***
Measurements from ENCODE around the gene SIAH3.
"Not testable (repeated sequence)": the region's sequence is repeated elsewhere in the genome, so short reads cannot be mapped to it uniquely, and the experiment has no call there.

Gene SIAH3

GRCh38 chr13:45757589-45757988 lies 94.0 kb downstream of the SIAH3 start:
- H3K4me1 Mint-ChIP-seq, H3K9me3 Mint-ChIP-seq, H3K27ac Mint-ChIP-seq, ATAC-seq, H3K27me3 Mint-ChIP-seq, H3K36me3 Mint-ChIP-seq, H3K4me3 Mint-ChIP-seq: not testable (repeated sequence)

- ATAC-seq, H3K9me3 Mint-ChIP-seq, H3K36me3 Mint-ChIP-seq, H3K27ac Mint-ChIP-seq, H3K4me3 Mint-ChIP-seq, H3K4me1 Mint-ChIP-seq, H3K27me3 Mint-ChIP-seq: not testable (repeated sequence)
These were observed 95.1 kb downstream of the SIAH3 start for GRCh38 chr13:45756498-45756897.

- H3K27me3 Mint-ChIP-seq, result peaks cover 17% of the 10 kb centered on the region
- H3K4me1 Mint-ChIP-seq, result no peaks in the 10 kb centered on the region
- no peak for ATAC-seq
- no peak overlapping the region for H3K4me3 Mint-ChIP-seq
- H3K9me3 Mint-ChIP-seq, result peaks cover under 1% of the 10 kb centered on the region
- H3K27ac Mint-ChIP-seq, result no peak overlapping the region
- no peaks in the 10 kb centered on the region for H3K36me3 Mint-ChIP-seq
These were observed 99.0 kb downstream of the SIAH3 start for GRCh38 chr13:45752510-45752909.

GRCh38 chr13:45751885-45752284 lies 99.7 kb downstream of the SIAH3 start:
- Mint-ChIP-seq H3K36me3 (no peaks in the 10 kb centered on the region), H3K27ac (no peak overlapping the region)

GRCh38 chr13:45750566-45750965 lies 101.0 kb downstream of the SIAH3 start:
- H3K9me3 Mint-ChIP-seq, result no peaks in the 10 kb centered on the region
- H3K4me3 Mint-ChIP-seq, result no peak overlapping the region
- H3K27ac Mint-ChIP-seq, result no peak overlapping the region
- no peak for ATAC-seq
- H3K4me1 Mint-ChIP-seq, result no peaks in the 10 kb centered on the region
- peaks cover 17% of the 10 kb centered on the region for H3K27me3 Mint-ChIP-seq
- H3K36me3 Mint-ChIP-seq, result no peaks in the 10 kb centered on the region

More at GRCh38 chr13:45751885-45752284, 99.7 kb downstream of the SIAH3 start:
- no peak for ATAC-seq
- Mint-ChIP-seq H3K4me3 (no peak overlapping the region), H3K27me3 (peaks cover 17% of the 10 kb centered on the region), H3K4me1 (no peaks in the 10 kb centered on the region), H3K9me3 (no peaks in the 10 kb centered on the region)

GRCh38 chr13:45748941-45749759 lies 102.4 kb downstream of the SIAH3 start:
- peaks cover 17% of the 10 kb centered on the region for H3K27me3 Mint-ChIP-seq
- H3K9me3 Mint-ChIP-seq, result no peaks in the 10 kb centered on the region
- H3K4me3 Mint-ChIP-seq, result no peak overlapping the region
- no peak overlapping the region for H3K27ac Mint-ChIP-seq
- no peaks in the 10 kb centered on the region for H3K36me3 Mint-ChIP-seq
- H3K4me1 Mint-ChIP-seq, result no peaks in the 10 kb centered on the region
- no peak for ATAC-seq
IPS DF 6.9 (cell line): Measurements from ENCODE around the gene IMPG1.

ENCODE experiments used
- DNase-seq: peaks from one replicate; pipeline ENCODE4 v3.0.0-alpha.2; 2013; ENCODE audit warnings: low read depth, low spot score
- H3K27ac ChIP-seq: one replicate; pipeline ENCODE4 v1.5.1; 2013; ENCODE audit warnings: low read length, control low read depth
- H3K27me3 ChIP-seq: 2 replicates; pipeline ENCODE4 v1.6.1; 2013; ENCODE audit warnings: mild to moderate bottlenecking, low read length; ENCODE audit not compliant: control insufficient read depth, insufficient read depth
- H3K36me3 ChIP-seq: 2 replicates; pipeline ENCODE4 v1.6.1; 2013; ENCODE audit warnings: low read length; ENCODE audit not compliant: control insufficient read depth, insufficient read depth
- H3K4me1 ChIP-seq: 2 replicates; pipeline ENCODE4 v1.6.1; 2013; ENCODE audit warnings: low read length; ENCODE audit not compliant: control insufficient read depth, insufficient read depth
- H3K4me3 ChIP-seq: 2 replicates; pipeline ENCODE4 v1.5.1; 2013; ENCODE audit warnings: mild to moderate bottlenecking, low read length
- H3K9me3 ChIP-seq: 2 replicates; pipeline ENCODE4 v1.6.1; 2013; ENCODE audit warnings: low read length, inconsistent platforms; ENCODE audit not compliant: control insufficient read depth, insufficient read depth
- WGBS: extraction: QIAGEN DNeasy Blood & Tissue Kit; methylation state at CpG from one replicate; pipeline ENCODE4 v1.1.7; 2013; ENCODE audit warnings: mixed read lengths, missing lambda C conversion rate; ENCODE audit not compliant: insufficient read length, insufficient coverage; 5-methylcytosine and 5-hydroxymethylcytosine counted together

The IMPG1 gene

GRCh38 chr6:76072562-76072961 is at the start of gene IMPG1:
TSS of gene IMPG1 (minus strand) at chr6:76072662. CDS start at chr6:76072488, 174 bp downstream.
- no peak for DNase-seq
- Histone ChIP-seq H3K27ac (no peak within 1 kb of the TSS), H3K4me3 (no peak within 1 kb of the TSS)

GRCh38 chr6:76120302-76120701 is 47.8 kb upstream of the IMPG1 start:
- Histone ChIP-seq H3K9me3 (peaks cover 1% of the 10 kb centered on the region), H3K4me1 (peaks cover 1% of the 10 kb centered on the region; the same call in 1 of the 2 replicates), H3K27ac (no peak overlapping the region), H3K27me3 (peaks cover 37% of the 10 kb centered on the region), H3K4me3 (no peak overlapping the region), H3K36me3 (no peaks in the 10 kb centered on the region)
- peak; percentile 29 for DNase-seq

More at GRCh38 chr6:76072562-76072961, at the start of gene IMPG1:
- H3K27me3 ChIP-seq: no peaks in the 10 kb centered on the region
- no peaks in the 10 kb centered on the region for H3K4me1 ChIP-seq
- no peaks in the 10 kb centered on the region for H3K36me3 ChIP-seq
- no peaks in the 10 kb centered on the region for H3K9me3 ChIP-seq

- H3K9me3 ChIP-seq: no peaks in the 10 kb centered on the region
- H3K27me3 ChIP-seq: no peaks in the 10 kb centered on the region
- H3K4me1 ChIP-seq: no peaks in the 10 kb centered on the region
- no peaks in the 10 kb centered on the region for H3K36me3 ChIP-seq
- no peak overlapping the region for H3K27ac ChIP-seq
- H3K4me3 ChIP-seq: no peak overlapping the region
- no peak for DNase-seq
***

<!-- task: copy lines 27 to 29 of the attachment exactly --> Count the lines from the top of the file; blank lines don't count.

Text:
- no peak for ATAC-seq
- Mint-ChIP-seq H3K4me3 (no peak overlapping the region), H3K27me3 (peaks cover 17% of the 10 kb centered on the region), H3K4me1 (no peaks in the 10 kb centered on the region), H3K9me3 (no peaks in the 10 kb centered on the region)

GRCh38 chr13:45748941-45749759 lies 102.4 kb downstream of the SIAH3 start: